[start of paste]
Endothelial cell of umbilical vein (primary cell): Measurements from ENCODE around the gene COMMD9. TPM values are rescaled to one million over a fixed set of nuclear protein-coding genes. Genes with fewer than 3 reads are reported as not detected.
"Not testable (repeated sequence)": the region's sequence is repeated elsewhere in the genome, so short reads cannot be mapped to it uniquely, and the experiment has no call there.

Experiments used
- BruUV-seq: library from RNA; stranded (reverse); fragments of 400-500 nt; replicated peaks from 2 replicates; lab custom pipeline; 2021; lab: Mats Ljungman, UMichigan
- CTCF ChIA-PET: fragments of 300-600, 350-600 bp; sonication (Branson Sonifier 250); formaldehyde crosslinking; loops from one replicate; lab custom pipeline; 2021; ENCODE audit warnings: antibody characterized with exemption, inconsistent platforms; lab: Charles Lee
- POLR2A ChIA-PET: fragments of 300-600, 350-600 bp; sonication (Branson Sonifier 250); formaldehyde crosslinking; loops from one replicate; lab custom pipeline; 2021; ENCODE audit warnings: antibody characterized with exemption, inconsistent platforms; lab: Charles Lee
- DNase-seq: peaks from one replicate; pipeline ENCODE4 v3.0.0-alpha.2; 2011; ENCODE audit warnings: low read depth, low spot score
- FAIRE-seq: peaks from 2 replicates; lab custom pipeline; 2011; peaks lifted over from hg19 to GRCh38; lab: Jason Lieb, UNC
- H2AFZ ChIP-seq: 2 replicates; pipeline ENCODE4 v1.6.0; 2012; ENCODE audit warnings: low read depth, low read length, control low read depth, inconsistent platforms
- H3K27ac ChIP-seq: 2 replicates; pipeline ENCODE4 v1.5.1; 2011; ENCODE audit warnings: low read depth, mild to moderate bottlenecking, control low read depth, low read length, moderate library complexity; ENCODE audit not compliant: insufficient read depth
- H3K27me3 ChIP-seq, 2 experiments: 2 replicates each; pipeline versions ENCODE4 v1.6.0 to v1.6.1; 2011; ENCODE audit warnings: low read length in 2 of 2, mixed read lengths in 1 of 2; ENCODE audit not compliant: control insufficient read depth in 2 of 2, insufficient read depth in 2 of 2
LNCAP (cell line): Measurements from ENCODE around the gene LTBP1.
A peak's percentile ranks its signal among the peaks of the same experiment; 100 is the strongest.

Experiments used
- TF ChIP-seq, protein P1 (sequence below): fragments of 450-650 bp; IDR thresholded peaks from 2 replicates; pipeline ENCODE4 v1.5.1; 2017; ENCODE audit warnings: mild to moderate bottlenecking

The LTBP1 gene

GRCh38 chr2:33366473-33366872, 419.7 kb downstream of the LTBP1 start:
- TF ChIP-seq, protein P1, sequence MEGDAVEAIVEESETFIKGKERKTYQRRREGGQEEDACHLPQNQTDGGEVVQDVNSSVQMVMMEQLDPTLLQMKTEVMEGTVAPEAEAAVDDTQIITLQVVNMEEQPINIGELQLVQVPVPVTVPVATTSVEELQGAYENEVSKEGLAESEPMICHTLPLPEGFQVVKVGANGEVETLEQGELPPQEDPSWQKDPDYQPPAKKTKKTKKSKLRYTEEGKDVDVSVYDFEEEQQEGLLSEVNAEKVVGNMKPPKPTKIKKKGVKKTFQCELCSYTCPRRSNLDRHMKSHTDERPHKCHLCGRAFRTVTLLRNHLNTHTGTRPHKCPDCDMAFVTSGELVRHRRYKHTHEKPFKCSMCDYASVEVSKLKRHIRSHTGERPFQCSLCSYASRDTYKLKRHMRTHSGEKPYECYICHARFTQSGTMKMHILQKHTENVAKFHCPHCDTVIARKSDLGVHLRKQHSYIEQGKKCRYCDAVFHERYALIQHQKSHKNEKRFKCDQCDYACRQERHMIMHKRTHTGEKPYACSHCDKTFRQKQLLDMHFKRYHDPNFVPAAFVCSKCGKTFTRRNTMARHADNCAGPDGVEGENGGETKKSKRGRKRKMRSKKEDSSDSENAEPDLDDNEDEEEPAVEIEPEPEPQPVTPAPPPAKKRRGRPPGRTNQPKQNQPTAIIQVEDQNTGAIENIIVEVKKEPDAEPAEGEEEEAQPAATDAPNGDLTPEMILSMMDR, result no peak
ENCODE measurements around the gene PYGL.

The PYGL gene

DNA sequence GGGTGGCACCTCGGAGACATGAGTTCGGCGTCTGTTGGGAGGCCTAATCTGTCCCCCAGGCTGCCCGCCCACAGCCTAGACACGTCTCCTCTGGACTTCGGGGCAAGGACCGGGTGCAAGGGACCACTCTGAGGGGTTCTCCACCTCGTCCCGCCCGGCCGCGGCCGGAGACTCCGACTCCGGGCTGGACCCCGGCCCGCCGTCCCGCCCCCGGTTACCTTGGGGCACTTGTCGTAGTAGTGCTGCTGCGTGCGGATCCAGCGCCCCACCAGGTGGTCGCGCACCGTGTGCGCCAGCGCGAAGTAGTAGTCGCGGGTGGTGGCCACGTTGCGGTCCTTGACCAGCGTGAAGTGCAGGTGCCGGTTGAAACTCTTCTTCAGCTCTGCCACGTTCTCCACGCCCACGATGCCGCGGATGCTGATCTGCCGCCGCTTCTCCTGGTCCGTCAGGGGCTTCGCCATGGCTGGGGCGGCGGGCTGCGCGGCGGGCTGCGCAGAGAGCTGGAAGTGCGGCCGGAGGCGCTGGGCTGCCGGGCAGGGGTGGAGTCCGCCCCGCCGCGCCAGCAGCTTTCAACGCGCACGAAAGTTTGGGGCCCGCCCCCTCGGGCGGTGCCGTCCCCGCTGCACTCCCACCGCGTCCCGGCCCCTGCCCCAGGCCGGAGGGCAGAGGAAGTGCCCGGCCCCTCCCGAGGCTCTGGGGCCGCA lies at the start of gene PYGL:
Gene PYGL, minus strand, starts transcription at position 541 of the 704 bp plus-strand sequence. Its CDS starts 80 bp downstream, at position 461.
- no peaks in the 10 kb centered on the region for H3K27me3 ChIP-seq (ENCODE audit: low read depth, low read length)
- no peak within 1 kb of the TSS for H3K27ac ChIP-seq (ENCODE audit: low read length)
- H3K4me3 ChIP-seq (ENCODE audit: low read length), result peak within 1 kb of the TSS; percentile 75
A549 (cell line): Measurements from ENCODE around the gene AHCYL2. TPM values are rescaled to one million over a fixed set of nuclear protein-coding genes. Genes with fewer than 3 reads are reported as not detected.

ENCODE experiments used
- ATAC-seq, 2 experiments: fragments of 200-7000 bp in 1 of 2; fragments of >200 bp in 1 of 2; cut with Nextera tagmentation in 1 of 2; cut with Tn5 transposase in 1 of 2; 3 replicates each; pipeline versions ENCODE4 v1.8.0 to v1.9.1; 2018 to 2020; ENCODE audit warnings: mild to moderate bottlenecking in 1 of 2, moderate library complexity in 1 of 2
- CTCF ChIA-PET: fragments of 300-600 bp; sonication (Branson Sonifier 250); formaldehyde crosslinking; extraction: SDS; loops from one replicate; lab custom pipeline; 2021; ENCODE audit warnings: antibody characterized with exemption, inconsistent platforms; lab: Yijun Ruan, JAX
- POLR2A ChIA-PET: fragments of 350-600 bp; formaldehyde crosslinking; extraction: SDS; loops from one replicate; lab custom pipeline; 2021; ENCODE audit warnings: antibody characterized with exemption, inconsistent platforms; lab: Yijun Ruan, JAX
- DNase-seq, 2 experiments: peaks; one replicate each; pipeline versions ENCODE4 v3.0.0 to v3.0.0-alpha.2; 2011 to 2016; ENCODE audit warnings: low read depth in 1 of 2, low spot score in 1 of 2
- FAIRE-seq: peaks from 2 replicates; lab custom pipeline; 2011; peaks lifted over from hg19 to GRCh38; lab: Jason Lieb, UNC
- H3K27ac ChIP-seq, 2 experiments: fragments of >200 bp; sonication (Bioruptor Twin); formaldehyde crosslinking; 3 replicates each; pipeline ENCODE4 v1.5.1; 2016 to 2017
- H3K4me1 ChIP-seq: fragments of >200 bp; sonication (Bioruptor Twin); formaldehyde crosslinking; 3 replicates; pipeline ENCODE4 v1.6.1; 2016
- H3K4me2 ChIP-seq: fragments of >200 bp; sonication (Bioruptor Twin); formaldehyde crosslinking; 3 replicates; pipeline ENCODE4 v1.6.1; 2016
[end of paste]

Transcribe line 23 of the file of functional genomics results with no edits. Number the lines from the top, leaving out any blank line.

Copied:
- no peaks in the 10 kb centered on the region for H3K27me3 ChIP-seq (ENCODE audit: low read depth, low read length)